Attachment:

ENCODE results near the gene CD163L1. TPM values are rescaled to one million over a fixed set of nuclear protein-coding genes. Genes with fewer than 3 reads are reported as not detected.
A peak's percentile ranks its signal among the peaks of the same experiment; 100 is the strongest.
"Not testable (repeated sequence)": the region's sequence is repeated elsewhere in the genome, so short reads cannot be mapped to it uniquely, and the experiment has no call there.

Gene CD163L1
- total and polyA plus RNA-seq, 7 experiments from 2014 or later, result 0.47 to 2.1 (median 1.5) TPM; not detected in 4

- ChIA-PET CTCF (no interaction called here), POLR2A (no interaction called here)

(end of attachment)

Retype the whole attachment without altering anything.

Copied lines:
ENCODE results near the gene CD163L1. TPM values are rescaled to one million over a fixed set of nuclear protein-coding genes. Genes with fewer than 3 reads are reported as not detected.
A peak's percentile ranks its signal among the peaks of the same experiment; 100 is the strongest.
"Not testable (repeated sequence)": the region's sequence is repeated elsewhere in the genome, so short reads cannot be mapped to it uniquely, and the experiment has no call there.

Gene CD163L1
- total and polyA plus RNA-seq, 7 experiments from 2014 or later, result 0.47 to 2.1 (median 1.5) TPM; not detected in 4

- ChIA-PET CTCF (no interaction called here), POLR2A (no interaction called here)